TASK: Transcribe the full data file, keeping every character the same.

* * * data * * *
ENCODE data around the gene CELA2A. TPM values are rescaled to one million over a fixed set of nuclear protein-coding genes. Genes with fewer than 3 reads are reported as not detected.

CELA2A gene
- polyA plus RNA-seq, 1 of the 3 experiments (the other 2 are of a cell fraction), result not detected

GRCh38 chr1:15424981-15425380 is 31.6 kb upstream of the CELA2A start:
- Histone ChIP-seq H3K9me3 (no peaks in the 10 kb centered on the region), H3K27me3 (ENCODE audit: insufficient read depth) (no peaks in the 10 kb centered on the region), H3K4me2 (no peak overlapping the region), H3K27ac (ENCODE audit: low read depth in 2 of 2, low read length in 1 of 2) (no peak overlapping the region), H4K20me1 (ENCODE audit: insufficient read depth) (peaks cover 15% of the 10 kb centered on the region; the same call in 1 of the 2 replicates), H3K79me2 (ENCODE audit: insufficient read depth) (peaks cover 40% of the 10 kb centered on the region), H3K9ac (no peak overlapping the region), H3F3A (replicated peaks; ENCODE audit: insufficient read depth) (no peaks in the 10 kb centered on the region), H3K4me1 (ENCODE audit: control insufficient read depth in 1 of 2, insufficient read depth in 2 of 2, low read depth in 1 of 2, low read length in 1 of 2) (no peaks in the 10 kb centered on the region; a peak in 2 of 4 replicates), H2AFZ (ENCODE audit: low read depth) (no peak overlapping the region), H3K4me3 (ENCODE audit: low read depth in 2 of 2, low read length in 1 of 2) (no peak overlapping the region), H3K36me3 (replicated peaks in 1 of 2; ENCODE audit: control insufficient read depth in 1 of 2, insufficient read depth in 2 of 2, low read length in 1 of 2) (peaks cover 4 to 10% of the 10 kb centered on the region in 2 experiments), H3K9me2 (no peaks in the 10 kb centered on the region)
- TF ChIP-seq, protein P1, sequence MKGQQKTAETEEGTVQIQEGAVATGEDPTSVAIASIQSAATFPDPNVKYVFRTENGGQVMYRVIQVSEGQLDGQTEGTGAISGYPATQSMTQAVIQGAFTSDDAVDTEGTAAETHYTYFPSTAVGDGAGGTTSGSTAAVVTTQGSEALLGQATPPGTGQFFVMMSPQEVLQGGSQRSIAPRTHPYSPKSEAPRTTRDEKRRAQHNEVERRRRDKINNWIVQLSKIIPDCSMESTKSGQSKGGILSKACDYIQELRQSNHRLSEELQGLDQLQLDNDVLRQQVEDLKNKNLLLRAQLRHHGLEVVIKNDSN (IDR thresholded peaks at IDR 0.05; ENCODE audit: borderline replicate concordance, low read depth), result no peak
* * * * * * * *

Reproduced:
ENCODE data around the gene CELA2A. TPM values are rescaled to one million over a fixed set of nuclear protein-coding genes. Genes with fewer than 3 reads are reported as not detected.

CELA2A gene
- polyA plus RNA-seq, 1 of the 3 experiments (the other 2 are of a cell fraction), result not detected

GRCh38 chr1:15424981-15425380 is 31.6 kb upstream of the CELA2A start:
- Histone ChIP-seq H3K9me3 (no peaks in the 10 kb centered on the region), H3K27me3 (ENCODE audit: insufficient read depth) (no peaks in the 10 kb centered on the region), H3K4me2 (no peak overlapping the region), H3K27ac (ENCODE audit: low read depth in 2 of 2, low read length in 1 of 2) (no peak overlapping the region), H4K20me1 (ENCODE audit: insufficient read depth) (peaks cover 15% of the 10 kb centered on the region; the same call in 1 of the 2 replicates), H3K79me2 (ENCODE audit: insufficient read depth) (peaks cover 40% of the 10 kb centered on the region), H3K9ac (no peak overlapping the region), H3F3A (replicated peaks; ENCODE audit: insufficient read depth) (no peaks in the 10 kb centered on the region), H3K4me1 (ENCODE audit: control insufficient read depth in 1 of 2, insufficient read depth in 2 of 2, low read depth in 1 of 2, low read length in 1 of 2) (no peaks in the 10 kb centered on the region; a peak in 2 of 4 replicates), H2AFZ (ENCODE audit: low read depth) (no peak overlapping the region), H3K4me3 (ENCODE audit: low read depth in 2 of 2, low read length in 1 of 2) (no peak overlapping the region), H3K36me3 (replicated peaks in 1 of 2; ENCODE audit: control insufficient read depth in 1 of 2, insufficient read depth in 2 of 2, low read length in 1 of 2) (peaks cover 4 to 10% of the 10 kb centered on the region in 2 experiments), H3K9me2 (no peaks in the 10 kb centered on the region)
- TF ChIP-seq, protein P1, sequence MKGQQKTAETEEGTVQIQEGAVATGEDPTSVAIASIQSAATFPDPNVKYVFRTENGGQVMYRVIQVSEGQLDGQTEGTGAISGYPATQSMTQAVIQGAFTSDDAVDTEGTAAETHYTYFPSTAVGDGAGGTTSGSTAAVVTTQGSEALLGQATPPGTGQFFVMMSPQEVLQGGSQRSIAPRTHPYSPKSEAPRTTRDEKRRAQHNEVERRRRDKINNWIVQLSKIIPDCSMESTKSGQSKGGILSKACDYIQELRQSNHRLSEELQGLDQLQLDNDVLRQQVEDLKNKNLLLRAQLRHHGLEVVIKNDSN (IDR thresholded peaks at IDR 0.05; ENCODE audit: borderline replicate concordance, low read depth), result no peak